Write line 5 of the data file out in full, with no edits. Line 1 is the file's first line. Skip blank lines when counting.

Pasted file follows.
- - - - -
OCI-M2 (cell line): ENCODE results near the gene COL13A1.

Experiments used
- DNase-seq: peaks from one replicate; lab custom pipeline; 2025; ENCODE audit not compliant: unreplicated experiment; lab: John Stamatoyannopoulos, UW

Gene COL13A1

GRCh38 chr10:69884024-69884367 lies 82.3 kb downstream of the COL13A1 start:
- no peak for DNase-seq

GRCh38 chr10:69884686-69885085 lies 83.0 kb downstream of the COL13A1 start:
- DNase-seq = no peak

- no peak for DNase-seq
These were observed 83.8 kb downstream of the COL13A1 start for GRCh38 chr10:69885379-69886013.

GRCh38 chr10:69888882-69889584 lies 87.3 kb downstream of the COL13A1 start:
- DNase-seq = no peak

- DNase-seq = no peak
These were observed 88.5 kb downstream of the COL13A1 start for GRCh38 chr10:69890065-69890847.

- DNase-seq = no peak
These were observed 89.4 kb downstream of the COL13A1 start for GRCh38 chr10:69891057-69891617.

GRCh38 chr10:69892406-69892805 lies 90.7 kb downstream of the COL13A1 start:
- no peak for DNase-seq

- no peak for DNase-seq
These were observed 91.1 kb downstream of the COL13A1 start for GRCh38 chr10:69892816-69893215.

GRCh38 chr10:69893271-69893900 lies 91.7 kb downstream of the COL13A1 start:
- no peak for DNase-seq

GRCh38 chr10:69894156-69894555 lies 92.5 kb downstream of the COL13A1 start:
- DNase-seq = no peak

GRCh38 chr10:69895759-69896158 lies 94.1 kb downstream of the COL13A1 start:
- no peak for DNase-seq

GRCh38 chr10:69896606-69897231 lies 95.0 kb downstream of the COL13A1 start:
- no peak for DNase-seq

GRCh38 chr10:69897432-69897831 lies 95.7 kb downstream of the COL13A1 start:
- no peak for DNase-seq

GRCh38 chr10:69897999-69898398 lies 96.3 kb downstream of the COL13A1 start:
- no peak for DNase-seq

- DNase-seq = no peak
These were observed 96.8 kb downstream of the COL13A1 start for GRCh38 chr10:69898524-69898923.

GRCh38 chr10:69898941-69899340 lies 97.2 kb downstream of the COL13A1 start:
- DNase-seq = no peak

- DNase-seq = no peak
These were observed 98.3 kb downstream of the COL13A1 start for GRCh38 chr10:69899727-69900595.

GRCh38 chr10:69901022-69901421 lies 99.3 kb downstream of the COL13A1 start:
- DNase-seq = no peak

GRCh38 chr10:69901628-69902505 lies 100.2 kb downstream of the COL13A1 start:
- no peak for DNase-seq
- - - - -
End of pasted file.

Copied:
GRCh38 chr10:69884024-69884367 lies 82.3 kb downstream of the COL13A1 start: